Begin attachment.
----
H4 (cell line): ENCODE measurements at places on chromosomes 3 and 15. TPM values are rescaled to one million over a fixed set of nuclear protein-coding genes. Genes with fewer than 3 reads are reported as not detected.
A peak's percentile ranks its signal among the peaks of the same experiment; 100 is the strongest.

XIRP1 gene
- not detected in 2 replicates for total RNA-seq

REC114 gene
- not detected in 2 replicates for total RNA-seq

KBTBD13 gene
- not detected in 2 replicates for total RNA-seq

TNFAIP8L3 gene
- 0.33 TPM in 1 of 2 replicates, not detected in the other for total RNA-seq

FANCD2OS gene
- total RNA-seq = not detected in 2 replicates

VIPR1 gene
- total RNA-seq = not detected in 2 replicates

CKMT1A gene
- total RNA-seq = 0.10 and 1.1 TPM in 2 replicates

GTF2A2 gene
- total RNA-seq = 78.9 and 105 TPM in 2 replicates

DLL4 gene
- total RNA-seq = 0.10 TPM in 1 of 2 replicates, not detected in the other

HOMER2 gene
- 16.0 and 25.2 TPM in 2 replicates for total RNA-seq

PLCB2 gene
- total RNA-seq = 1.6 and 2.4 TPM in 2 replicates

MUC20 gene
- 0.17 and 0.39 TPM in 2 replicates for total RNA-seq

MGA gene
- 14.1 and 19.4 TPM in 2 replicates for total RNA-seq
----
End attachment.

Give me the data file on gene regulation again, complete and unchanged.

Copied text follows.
H4 (cell line): ENCODE measurements at places on chromosomes 3 and 15. TPM values are rescaled to one million over a fixed set of nuclear protein-coding genes. Genes with fewer than 3 reads are reported as not detected.
A peak's percentile ranks its signal among the peaks of the same experiment; 100 is the strongest.

XIRP1 gene
- not detected in 2 replicates for total RNA-seq

REC114 gene
- not detected in 2 replicates for total RNA-seq

KBTBD13 gene
- not detected in 2 replicates for total RNA-seq

TNFAIP8L3 gene
- 0.33 TPM in 1 of 2 replicates, not detected in the other for total RNA-seq

FANCD2OS gene
- total RNA-seq = not detected in 2 replicates

VIPR1 gene
- total RNA-seq = not detected in 2 replicates

CKMT1A gene
- total RNA-seq = 0.10 and 1.1 TPM in 2 replicates

GTF2A2 gene
- total RNA-seq = 78.9 and 105 TPM in 2 replicates

DLL4 gene
- total RNA-seq = 0.10 TPM in 1 of 2 replicates, not detected in the other

HOMER2 gene
- 16.0 and 25.2 TPM in 2 replicates for total RNA-seq

PLCB2 gene
- total RNA-seq = 1.6 and 2.4 TPM in 2 replicates

MUC20 gene
- 0.17 and 0.39 TPM in 2 replicates for total RNA-seq

MGA gene
- 14.1 and 19.4 TPM in 2 replicates for total RNA-seq